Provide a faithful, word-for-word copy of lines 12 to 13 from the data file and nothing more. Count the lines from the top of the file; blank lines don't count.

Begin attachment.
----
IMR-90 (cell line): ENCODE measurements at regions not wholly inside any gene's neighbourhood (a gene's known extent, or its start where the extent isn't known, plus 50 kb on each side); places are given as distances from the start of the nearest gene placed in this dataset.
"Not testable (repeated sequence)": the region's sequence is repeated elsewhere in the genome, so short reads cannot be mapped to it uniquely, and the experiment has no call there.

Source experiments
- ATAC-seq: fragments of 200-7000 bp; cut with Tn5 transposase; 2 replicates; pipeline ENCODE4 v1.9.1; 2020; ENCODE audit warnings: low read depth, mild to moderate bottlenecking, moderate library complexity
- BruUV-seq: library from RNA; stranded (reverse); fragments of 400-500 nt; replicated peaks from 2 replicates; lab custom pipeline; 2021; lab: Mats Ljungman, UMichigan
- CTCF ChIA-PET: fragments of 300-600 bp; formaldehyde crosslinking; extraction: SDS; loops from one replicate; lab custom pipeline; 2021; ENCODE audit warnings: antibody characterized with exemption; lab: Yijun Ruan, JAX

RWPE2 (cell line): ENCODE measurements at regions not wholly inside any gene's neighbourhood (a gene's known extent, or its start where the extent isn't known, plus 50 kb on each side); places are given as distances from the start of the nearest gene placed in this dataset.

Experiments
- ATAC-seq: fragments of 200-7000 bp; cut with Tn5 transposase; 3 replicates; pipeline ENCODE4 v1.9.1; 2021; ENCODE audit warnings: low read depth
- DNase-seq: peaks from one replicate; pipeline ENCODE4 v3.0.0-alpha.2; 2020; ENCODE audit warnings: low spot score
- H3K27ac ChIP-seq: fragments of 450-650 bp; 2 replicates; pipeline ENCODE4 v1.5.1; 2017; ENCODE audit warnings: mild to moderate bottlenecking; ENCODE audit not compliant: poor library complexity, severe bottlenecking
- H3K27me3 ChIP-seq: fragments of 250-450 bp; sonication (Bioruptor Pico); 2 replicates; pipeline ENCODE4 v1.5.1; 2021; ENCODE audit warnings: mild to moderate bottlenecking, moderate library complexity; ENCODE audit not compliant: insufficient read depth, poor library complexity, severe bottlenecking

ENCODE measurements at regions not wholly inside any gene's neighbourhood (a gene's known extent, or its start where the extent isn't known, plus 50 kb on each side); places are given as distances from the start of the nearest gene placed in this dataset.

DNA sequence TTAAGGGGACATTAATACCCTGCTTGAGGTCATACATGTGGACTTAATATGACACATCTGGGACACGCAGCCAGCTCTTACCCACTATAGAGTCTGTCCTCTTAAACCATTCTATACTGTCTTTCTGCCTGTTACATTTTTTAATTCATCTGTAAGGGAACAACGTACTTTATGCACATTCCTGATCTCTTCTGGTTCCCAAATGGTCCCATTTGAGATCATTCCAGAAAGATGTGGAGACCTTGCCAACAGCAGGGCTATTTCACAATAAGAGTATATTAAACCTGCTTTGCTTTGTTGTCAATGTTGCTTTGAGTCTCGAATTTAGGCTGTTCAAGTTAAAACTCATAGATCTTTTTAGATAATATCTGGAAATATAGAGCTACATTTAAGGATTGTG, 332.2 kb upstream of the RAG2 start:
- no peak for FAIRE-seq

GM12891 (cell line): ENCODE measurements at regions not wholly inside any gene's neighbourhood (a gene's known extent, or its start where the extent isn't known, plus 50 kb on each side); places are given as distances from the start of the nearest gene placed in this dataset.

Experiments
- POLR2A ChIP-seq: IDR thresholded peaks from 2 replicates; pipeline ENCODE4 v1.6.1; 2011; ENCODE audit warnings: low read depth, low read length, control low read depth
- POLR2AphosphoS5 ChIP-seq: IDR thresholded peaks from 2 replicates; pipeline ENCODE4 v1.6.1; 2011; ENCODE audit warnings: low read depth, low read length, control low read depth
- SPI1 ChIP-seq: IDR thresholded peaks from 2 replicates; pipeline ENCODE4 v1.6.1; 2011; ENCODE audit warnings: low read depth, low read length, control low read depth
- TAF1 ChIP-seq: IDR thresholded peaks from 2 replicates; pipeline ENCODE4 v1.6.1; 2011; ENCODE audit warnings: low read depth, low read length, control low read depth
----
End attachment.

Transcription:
- H3K27me3 ChIP-seq: fragments of 250-450 bp; sonication (Bioruptor Pico); 2 replicates; pipeline ENCODE4 v1.5.1; 2021; ENCODE audit warnings: mild to moderate bottlenecking, moderate library complexity; ENCODE audit not compliant: insufficient read depth, poor library complexity, severe bottlenecking

ENCODE measurements at regions not wholly inside any gene's neighbourhood (a gene's known extent, or its start where the extent isn't known, plus 50 kb on each side); places are given as distances from the start of the nearest gene placed in this dataset.